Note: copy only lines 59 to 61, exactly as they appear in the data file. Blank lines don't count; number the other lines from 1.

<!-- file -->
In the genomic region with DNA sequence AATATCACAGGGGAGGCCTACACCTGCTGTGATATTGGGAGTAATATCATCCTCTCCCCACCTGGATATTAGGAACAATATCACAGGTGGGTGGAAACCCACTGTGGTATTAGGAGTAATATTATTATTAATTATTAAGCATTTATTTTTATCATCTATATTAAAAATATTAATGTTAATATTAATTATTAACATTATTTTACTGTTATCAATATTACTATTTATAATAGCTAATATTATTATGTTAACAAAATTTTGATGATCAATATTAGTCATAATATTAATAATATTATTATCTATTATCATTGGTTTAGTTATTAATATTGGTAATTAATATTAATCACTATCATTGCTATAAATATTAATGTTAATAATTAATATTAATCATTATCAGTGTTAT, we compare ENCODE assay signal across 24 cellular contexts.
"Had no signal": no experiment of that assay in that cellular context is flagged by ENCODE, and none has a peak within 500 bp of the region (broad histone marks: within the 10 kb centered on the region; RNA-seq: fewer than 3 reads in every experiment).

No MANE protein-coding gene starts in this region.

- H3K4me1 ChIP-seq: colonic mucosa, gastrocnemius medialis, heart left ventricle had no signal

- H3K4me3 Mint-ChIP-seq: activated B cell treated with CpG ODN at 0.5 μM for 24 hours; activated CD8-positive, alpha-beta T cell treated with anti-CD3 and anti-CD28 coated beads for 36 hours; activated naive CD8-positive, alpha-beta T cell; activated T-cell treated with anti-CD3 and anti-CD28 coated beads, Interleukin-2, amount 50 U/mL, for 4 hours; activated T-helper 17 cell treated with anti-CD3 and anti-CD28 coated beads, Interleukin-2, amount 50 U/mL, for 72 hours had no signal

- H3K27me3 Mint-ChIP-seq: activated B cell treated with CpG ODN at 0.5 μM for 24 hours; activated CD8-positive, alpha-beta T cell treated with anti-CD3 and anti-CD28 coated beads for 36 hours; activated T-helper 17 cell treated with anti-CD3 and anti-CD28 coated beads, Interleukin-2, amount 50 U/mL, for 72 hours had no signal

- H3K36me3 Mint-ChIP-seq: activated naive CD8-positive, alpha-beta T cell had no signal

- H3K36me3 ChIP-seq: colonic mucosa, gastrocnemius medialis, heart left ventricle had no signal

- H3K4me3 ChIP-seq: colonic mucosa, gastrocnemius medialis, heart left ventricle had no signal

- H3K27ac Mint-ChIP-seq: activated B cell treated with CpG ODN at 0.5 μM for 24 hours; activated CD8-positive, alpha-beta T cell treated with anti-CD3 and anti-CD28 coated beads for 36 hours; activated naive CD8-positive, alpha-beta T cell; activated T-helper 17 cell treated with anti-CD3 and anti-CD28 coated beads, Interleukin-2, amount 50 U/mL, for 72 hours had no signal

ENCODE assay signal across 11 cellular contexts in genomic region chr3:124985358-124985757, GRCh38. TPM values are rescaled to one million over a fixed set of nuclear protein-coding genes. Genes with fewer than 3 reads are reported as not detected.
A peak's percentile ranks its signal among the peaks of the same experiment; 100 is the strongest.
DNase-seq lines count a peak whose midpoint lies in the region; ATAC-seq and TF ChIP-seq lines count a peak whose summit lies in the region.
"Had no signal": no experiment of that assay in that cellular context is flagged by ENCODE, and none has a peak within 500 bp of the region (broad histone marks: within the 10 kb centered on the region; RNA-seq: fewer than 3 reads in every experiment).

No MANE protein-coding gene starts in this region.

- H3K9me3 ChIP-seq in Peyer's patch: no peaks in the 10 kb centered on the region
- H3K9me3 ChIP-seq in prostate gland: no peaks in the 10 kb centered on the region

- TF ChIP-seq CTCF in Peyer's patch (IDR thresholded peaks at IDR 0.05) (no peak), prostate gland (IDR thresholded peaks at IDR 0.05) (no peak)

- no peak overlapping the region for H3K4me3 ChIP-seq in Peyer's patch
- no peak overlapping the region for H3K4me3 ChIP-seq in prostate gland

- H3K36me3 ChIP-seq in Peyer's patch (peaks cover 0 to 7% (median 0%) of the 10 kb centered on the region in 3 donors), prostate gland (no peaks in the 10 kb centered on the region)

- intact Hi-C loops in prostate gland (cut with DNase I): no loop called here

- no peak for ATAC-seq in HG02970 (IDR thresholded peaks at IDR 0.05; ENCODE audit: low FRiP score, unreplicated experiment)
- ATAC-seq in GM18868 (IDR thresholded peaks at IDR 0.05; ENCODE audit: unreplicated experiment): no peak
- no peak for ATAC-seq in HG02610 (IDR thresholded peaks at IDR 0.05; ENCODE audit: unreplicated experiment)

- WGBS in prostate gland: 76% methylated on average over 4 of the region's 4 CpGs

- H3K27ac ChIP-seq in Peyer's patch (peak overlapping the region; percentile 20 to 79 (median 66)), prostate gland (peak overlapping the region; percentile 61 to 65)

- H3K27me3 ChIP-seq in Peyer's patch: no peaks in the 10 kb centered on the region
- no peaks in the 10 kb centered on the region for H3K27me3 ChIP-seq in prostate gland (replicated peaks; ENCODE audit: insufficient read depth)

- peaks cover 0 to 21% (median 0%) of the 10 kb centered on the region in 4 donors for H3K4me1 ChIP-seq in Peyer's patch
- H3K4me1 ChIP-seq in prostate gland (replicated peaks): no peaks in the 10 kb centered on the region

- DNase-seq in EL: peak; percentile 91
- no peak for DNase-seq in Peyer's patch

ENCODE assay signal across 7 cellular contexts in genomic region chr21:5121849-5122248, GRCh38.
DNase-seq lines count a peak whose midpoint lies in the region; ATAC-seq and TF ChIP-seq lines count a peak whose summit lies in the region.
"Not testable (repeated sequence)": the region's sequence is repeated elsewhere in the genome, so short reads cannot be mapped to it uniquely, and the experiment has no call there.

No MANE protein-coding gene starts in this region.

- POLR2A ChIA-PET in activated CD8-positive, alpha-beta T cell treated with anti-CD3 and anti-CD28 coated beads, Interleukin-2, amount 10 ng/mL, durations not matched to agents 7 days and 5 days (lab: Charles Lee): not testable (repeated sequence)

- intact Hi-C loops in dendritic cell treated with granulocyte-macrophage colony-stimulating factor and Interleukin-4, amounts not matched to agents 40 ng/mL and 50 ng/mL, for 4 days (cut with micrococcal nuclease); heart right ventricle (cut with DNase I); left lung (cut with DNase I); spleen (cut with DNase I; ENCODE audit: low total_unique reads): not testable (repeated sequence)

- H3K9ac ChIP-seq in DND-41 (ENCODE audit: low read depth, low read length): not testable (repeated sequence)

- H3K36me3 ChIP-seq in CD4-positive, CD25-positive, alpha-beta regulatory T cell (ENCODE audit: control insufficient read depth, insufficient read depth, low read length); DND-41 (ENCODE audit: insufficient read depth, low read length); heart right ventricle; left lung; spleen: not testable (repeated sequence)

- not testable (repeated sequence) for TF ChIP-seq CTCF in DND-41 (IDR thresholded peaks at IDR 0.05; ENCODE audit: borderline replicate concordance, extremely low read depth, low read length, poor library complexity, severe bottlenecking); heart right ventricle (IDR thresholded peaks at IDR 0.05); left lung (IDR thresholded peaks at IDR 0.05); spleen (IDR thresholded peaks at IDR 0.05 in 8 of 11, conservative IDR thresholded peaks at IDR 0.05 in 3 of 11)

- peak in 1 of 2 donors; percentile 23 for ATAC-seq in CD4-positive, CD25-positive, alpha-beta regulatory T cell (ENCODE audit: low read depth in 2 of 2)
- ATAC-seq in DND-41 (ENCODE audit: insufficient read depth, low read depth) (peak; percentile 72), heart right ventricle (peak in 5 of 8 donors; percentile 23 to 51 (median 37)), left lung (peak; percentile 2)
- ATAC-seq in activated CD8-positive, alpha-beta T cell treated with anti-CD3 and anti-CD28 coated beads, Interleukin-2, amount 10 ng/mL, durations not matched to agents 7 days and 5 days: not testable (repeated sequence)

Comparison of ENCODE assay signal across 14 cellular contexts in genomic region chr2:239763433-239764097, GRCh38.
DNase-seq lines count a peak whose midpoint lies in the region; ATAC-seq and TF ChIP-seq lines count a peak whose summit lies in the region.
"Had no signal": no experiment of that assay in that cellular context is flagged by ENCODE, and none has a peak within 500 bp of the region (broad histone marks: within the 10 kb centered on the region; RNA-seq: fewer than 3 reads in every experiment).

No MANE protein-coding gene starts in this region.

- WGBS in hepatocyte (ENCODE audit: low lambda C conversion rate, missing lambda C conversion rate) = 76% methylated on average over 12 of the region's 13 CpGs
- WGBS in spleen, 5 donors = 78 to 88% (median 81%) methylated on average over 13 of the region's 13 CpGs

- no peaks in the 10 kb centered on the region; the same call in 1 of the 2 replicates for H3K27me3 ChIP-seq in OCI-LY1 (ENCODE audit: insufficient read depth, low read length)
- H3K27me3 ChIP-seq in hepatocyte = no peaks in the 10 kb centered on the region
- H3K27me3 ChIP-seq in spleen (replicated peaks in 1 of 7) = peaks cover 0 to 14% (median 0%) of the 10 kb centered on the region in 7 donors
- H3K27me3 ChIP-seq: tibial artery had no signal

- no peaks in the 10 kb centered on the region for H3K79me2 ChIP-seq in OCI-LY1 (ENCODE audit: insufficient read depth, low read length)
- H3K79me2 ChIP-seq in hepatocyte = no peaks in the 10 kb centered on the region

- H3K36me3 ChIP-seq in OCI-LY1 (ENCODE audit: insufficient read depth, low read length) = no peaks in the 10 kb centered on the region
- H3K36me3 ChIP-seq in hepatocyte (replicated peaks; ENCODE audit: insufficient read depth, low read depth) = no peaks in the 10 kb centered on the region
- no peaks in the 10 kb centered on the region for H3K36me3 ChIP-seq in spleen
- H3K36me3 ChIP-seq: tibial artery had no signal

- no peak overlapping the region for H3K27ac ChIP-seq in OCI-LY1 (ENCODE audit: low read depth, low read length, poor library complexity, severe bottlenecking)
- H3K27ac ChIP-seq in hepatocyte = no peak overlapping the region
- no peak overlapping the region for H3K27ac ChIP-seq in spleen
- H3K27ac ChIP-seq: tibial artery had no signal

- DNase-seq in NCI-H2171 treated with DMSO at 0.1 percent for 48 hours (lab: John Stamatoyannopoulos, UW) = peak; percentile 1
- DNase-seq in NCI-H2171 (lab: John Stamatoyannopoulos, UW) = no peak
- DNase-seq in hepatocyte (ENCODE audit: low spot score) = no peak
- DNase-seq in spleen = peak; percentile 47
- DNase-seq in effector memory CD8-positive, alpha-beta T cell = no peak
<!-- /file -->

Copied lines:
- H3K36me3 ChIP-seq in hepatocyte (replicated peaks; ENCODE audit: insufficient read depth, low read depth) = no peaks in the 10 kb centered on the region
- no peaks in the 10 kb centered on the region for H3K36me3 ChIP-seq in spleen
- H3K36me3 ChIP-seq: tibial artery had no signal